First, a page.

Addis Ababa — The Assimba Democratic Party (ADP) has expressed its opposition to the federal government’s plan to conduct a referendum over areas in western and southern Tigray that have been occupied by the Amhara forces since 2020.
In a statement released yesterday, commemorating the first anniversary of the Pretoria Peace Agreement, the party emphasizing the need for the complete and comprehensive implementation of the agreement. It highlighted several critical issues that remain unaddressed after one year, with the most urgent being the failure of Eritrean forces to withdraw from key areas in Tigray as stipulated, including Irob, Zalambesa, Badme, and Adi Gushu. The continued presence of Amhara forces and militias in parts of west and south Tigray, was also noted.
The ADP drew attention to the dire situation of millions of internally displaced persons (IDPs) from Tigray who are unable to return home, including refugees sheltering in neighboring Sudan. With humanitarian aid cut off for months, the party warned of severe consequences, including hunger-related deaths in the region.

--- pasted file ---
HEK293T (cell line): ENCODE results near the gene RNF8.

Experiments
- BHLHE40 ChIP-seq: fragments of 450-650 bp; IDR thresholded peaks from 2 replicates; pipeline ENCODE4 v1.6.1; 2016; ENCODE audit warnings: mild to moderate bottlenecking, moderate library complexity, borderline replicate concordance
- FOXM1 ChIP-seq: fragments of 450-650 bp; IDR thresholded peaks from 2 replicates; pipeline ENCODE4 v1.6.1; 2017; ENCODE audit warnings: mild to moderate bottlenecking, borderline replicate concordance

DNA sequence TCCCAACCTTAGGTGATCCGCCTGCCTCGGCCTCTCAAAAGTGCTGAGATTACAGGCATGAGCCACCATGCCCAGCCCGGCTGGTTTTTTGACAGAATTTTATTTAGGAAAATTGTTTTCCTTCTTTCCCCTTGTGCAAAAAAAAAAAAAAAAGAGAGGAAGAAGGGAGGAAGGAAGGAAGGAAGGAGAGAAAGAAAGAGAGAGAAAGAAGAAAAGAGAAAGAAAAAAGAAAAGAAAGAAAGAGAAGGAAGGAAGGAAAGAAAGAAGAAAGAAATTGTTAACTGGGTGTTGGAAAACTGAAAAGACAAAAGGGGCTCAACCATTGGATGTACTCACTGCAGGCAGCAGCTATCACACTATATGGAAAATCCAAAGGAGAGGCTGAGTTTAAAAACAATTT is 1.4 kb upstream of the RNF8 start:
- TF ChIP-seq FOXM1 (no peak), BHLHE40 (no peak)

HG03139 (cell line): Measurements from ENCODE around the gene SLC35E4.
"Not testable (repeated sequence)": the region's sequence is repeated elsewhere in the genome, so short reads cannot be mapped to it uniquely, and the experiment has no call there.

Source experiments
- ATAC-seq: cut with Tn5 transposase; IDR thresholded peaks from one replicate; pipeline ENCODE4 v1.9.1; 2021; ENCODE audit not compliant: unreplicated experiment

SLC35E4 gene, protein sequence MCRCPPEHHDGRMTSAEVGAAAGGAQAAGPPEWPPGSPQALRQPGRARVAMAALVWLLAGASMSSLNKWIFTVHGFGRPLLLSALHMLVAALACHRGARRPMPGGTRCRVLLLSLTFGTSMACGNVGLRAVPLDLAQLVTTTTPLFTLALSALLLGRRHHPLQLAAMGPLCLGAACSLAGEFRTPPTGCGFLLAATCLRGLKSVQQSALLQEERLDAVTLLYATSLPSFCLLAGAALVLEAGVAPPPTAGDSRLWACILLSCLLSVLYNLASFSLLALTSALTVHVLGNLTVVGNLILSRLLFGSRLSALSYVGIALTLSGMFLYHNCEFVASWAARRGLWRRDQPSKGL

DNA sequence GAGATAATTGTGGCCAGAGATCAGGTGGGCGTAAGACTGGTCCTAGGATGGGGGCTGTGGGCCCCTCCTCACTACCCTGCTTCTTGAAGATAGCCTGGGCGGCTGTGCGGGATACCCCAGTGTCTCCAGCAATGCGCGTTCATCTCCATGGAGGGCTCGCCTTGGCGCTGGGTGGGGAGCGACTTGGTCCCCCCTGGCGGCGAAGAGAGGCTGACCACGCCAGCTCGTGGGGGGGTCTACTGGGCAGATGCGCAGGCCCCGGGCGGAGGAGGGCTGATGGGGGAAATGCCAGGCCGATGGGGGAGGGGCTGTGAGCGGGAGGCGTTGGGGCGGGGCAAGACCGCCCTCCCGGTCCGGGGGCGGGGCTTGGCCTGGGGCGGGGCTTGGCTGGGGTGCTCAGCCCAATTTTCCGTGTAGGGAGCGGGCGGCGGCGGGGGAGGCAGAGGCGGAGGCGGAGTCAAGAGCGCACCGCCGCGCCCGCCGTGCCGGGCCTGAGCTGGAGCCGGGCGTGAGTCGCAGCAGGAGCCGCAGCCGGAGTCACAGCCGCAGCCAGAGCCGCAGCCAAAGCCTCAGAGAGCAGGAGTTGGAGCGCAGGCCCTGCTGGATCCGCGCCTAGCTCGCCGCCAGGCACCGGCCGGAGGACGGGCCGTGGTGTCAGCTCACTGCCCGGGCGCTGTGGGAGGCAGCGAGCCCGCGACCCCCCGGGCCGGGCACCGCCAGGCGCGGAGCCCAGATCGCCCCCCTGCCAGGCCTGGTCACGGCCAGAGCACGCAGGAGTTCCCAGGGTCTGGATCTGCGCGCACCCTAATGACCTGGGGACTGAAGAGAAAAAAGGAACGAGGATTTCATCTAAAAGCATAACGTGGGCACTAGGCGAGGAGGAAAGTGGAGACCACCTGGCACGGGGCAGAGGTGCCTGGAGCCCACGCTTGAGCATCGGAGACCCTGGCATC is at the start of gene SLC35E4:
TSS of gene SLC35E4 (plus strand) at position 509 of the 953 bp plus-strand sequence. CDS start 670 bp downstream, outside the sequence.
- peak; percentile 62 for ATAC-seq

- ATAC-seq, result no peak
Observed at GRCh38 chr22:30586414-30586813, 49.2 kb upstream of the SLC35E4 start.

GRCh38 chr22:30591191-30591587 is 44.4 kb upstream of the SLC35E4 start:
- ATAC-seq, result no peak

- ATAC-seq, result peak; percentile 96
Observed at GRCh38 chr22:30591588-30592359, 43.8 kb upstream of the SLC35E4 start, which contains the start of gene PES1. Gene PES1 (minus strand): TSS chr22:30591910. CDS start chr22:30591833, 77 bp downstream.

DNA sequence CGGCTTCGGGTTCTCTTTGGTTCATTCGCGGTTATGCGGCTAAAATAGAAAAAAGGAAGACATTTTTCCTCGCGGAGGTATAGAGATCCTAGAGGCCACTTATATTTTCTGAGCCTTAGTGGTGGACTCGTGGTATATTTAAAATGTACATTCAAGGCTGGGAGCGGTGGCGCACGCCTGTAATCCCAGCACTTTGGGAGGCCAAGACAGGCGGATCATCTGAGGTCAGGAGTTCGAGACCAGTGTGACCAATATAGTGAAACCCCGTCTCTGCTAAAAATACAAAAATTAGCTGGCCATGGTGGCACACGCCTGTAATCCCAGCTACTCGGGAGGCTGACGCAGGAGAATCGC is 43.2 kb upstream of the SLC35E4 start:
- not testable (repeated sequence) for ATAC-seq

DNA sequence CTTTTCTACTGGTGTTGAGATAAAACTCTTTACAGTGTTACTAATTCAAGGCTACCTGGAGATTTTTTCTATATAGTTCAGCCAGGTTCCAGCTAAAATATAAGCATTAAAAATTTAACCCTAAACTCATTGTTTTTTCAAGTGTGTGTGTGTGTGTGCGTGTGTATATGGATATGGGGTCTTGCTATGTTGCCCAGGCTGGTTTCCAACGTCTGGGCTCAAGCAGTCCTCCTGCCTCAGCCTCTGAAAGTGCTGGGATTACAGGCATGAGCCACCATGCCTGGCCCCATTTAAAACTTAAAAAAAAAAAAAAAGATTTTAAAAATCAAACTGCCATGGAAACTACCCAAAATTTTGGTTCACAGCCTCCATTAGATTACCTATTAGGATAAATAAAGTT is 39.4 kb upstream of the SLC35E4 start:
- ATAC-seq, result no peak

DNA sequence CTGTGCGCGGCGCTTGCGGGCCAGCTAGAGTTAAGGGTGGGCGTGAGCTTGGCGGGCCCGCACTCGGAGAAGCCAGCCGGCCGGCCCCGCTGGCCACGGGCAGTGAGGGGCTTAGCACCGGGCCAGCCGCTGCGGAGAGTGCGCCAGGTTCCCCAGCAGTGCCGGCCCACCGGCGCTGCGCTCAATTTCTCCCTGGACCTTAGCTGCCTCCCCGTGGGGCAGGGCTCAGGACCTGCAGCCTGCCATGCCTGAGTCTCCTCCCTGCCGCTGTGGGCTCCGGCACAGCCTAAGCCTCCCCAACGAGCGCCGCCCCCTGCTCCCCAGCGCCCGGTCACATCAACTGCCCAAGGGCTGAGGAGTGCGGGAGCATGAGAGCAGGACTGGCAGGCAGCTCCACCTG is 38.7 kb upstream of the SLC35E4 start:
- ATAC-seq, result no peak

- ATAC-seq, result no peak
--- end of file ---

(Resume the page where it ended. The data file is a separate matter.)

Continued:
Given these unresolved issues, the ADP strongly condemned the federal government’s decision to proceed with a referendum on occupied areas. The party asserted that this action goes against the Pretoria Agreement, defies the wishes of the people of Tigray, and violates constitutional principles.
In its position statement, the ADP demanded the complete withdrawal of Eritrean and Amhara forces from the Tigray region as agreed in Pretoria. It called for the swift return of all displaced Tigrayans, urgent efforts to address the humanitarian crisis, and an immediate correction of the federal government’s approach to the referendum.
The party acknowledged the positive steps taken under the agreement, such as the restoration of essential services in Tigray, including medical, transportation, banking, electricity, and communications.
On 06 October, 2023, the federal government reaffirmed its commitment to fully implement the Pretoria Agreement. However, it cited delays, particularly in disarming Tigrayan ex-combatants. It also stated that contested areas of Tigray would see locally elected administrations, federal force deployment, and ultimately referendums to decide their status.